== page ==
With a history stretching back one and a half centuries, competitive rowing constitutes one of Penn’s oldest traditions. A familiar image: the bow of a boat calmly — almost effortlessly — cutting through the water surface as it advances on the river.
An image serene but deceiving: To succeed as a rower takes nothing short of a triumph of the physical and mental self.
The men and women of Penn rowing are keenly aware of this. During winter break, when most students simmer down between the semesters, the rowers are hard at work. To these oarsmen and oarswomen, it’s hardly a break — more like a stepping stone.
“It’s cold outside, the river is frozen up, it’s dark and we’re working really hard,” Greg Myhr, coach of the heavyweight crew, said. “Winter training makes or breaks your season.”
Positioned after the preparatory fall season, winter training is a pivotal period of the rowing year. It is the period when the coaches take their rowers back inside, a time to perfect their individual and collective oarsmanship for the spring season.
Now in early February, Myhr is making sure his rowers are not wasting any time. For the heavyweights, winter training is like any other competitive season, but rather than facing other crews, they compete against each other. By using an indoor rowing machine, or ergometer — erg for short — they compete to see who can produce the best results.
“It is definitely man against man,” Myhr said. “We rank the list by number.”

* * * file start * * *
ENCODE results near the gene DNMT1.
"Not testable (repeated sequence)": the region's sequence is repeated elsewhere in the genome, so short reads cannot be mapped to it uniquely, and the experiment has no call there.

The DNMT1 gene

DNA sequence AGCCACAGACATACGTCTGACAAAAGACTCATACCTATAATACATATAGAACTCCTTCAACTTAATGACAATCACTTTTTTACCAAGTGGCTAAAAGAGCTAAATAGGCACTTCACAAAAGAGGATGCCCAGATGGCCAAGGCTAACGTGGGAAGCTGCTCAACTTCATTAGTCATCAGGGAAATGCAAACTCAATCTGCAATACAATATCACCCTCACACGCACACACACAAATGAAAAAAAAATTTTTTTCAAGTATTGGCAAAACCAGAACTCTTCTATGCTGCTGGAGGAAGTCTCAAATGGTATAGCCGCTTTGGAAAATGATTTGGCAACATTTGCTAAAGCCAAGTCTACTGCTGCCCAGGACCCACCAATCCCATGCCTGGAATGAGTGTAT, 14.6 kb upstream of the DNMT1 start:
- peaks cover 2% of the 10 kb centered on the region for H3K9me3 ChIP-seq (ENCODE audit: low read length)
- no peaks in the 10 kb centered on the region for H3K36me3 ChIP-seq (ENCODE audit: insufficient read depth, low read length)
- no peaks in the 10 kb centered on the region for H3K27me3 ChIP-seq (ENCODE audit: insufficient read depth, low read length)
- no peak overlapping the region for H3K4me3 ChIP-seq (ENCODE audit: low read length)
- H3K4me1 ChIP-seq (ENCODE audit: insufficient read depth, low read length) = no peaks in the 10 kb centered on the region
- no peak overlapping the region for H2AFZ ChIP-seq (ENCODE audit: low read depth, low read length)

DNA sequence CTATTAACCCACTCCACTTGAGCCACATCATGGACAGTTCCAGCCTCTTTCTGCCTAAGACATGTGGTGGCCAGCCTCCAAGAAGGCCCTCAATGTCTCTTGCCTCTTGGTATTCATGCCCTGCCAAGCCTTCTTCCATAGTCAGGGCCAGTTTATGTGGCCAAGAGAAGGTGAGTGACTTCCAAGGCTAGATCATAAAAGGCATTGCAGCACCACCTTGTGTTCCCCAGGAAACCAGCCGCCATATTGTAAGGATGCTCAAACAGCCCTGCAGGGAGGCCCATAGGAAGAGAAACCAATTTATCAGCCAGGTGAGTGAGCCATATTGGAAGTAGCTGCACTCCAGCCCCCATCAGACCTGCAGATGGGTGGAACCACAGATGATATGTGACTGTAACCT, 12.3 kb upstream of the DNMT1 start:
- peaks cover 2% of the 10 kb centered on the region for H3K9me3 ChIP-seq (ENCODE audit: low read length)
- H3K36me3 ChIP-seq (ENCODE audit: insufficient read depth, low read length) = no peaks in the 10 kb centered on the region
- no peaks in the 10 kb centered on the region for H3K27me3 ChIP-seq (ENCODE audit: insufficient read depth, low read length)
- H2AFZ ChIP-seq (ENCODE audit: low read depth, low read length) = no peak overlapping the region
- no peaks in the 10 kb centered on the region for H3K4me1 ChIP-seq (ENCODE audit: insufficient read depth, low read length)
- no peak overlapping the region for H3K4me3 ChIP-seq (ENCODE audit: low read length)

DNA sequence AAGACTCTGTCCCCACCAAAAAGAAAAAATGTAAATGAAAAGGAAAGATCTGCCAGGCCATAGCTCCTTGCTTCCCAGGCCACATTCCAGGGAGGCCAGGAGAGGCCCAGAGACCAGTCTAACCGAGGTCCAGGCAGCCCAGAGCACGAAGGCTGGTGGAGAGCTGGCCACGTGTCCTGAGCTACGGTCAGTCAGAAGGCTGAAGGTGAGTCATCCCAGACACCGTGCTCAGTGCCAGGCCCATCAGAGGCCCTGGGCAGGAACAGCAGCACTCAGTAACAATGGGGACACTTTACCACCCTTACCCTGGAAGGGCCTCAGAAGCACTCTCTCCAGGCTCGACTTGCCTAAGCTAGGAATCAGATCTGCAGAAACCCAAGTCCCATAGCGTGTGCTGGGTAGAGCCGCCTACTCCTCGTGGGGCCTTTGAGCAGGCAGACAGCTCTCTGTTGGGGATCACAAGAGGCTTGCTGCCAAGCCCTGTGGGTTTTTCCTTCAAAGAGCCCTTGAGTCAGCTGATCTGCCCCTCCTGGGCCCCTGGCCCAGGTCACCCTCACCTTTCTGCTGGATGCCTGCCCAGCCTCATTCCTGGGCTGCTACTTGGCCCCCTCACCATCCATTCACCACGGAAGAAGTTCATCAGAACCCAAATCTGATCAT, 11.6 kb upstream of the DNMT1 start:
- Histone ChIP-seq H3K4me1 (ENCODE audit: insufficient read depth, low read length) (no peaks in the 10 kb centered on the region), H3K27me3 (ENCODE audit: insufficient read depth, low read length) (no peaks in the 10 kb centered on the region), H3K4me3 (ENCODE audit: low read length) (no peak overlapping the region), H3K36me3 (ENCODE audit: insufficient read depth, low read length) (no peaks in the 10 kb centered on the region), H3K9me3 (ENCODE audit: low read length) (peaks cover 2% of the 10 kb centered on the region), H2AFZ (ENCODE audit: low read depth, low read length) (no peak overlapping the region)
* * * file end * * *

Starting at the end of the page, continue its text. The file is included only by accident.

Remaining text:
For the women’s crew, coach Mike Lane is overseeing the preparations for the spring. He understands the challenge winter training presents for the rowers.
“There are always going to be highs and lows, both from a physical and an emotional standpoint,” he said.
The winter, with its cold temperatures, poses a particular challenge to rowers in the form of potential illness.
“We definitely want to try to prevent sickness as much as possible,” Lane continued, arguing that it is one of the biggest challenges for the rowers during this season.
For many rowers, however, there was also a bit of light in the midst of all the darkness of winter. This year, a training trip to Florida provided an opportunity for on-water practice, team bonding and — importantly — a mental and motivational boost.
“From a mental refreshment state, I think the camp was really, really beneficial,” Lane said, describing how the winter break trip constituted a vital training opportunity removed from otherwise constant academic pressure.
Lane also notes how the trip gave the crew a chance to fine tune their technical side, aside from the opportunity for raw practice.
“Making adjustments with our stroke and getting the eight to row as one unit — that was the best part of our training,” he concluded.
Myhr found the trip rewarding, as well.
“We got more miles in this year than we have in the past six years,” Myhr noted.
Much like Lane, he found the trip as important for its motivational qualities.
Colin Farrell, coach of the lightweight crew, noted how winter training back in Philadephia differs from regular training. Unable to practice on the water — which is the usual method of choice — rowers must resort to a combination of using machines, tanks and weightlifting — all indoors.
“Every day is valuable,” Farrell said.
“The work and energy levels are high,” he continued.
Content with the lightweights’ progress so far, both he and the rowers are eager to get back out on the Schuylkill, now only weeks away.
Indeed, spring is pressingly close. All of the crews are looking to start competitive racing next month.Comments powered by Disqus
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